If for some reason you want to make a double feature out of movies featuring Elisabeth Olsen this week, you can thanks to Red Lights (the latest from the director of Buried) and Peace, Love & Misunderstanding. And lastly we have The Road, which is not a new adaptation of Cormac McCarthy's tremendous novel, but a new horror movie from director Yam Laranas (The Echo).
Another Beautiful Disney Classic
Cinderella - Disney - 3-Disc Blu-ray, 2-Disc Blu-ray, DVD
Release Date: Mar 04, 1950
Director: Wilfred Jackson, Hamilton Luske, Clyde Geronimi
Cast: Eleanor Audley, Verna Felton, Claire Du Brey, Luis Van Rooten, Don Barclay. Full cast + crew
Is there another studio out there with a better track record of giving their classic films fantastic Blu-ray debuts than Disney? Every time they reach into the vault and pull out a title for an HD upgrade, they do so with the utmost care and respect, and Cinderella
is no different. The Blu-ray transfer here is striking and it comes with a great new surround sound mix (and a lossless version of the original mono track for the purists). Anyone wondering how big a difference Blu-ray can make for an animated movie that's over 60 years old need only watch a single scene here to be struck by the quality.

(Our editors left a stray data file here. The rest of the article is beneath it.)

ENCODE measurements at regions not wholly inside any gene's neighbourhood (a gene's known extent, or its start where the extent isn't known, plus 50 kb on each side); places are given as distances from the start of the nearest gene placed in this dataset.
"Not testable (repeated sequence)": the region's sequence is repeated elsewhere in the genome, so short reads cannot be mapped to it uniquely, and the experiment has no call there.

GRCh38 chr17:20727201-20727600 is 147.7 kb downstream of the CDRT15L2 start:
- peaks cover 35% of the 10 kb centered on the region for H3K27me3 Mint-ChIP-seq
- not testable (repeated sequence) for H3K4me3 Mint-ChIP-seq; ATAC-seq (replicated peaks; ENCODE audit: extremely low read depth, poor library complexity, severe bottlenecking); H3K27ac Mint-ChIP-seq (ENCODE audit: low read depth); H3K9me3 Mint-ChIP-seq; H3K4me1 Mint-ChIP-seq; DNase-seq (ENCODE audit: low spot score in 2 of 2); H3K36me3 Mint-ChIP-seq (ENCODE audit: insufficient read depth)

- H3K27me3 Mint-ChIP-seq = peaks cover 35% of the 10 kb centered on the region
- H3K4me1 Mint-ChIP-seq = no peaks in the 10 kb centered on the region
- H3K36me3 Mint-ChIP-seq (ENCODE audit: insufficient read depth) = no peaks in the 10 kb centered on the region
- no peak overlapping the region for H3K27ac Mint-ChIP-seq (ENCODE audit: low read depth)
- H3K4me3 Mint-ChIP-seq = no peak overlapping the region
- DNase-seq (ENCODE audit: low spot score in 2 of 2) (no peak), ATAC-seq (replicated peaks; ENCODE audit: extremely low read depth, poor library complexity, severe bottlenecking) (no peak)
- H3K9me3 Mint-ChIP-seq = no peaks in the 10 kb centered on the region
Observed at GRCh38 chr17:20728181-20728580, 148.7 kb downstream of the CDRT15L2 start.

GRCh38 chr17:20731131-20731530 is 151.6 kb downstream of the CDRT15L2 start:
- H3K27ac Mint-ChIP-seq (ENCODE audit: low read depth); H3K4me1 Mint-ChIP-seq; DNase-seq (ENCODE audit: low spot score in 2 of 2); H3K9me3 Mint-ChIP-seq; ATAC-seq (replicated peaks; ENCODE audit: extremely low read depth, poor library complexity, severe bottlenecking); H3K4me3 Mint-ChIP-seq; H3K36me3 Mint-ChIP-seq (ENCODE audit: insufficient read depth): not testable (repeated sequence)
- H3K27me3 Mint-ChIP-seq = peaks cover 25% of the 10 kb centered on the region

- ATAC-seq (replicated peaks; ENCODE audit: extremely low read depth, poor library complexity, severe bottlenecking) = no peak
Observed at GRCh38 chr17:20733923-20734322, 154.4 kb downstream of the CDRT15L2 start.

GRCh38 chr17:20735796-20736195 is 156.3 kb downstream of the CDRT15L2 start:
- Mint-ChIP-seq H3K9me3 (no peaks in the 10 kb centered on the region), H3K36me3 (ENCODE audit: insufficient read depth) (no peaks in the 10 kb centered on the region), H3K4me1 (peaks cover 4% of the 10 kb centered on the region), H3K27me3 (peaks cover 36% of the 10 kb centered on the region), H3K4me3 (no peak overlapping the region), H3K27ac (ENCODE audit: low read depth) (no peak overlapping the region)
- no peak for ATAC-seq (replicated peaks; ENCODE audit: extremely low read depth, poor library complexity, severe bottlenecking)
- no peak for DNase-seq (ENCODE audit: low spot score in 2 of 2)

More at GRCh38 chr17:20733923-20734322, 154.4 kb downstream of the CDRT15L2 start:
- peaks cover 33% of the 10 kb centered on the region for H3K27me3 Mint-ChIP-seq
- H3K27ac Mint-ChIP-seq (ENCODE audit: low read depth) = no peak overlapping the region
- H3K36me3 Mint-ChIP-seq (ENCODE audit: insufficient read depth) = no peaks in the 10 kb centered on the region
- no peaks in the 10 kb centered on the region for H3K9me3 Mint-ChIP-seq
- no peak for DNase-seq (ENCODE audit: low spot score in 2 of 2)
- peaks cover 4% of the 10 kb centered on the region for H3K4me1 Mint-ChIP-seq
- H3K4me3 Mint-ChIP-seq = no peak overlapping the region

And, of course, Cinderella is just a wonderful movie to begin with. It's not even in my top five for Disney animated classics, and it's still a more magical film than most animated movies made these days.
Special Features: There are a few different versions of Cinderella on Blu-ray hitting today, but the difference between them all is primarily packaging. If you want to go all out for the princess in your life, there's a limited edition Cinderella trilogy box set that comes with its own little vanity. As for what's on the disc, there's a pretty robust feature set of both new and old goodies. On the new front, there's a trio of featurettes about 10 minutes each focusing on the creation of some of the film's most iconic elements: the Fairy Godmother, Fantasyland and the glass slipper. And for those who dig new Disney animated as much as old Disney animated, the short film Tangled Ever After is also included.